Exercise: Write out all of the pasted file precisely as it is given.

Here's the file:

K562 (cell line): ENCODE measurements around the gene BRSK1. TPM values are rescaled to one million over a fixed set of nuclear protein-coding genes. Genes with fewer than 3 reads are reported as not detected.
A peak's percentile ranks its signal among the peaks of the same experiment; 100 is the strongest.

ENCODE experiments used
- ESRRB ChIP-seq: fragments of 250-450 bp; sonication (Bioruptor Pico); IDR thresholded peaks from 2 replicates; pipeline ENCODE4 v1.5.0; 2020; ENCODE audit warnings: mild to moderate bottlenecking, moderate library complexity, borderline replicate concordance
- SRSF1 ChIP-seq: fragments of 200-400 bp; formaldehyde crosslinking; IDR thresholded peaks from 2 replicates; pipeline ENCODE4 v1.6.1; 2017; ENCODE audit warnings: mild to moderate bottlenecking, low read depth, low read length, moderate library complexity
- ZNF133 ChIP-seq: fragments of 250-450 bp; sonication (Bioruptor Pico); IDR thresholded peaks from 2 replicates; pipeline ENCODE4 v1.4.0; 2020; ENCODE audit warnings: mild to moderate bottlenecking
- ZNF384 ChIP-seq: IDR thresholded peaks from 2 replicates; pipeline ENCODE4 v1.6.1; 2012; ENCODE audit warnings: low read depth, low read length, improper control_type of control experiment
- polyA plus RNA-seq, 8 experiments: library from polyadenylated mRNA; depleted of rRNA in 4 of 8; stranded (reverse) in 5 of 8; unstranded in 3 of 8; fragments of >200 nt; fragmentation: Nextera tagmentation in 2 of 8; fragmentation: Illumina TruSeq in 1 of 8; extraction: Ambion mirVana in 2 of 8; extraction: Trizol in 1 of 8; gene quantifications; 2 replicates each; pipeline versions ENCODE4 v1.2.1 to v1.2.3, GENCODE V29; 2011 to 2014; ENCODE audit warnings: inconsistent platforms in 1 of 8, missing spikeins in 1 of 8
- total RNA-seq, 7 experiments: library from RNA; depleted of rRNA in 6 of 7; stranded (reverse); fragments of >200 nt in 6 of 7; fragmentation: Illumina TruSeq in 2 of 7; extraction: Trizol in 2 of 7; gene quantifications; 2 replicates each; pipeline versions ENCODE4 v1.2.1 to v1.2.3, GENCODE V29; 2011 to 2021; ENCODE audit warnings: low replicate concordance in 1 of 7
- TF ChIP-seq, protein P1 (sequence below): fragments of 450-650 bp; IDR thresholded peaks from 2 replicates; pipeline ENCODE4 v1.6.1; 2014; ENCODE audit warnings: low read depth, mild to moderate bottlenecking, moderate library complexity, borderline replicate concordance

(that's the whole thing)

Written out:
K562 (cell line): ENCODE measurements around the gene BRSK1. TPM values are rescaled to one million over a fixed set of nuclear protein-coding genes. Genes with fewer than 3 reads are reported as not detected.
A peak's percentile ranks its signal among the peaks of the same experiment; 100 is the strongest.

ENCODE experiments used
- ESRRB ChIP-seq: fragments of 250-450 bp; sonication (Bioruptor Pico); IDR thresholded peaks from 2 replicates; pipeline ENCODE4 v1.5.0; 2020; ENCODE audit warnings: mild to moderate bottlenecking, moderate library complexity, borderline replicate concordance
- SRSF1 ChIP-seq: fragments of 200-400 bp; formaldehyde crosslinking; IDR thresholded peaks from 2 replicates; pipeline ENCODE4 v1.6.1; 2017; ENCODE audit warnings: mild to moderate bottlenecking, low read depth, low read length, moderate library complexity
- ZNF133 ChIP-seq: fragments of 250-450 bp; sonication (Bioruptor Pico); IDR thresholded peaks from 2 replicates; pipeline ENCODE4 v1.4.0; 2020; ENCODE audit warnings: mild to moderate bottlenecking
- ZNF384 ChIP-seq: IDR thresholded peaks from 2 replicates; pipeline ENCODE4 v1.6.1; 2012; ENCODE audit warnings: low read depth, low read length, improper control_type of control experiment
- polyA plus RNA-seq, 8 experiments: library from polyadenylated mRNA; depleted of rRNA in 4 of 8; stranded (reverse) in 5 of 8; unstranded in 3 of 8; fragments of >200 nt; fragmentation: Nextera tagmentation in 2 of 8; fragmentation: Illumina TruSeq in 1 of 8; extraction: Ambion mirVana in 2 of 8; extraction: Trizol in 1 of 8; gene quantifications; 2 replicates each; pipeline versions ENCODE4 v1.2.1 to v1.2.3, GENCODE V29; 2011 to 2014; ENCODE audit warnings: inconsistent platforms in 1 of 8, missing spikeins in 1 of 8
- total RNA-seq, 7 experiments: library from RNA; depleted of rRNA in 6 of 7; stranded (reverse); fragments of >200 nt in 6 of 7; fragmentation: Illumina TruSeq in 2 of 7; extraction: Trizol in 2 of 7; gene quantifications; 2 replicates each; pipeline versions ENCODE4 v1.2.1 to v1.2.3, GENCODE V29; 2011 to 2021; ENCODE audit warnings: low replicate concordance in 1 of 7
- TF ChIP-seq, protein P1 (sequence below): fragments of 450-650 bp; IDR thresholded peaks from 2 replicates; pipeline ENCODE4 v1.6.1; 2014; ENCODE audit warnings: low read depth, mild to moderate bottlenecking, moderate library complexity, borderline replicate concordance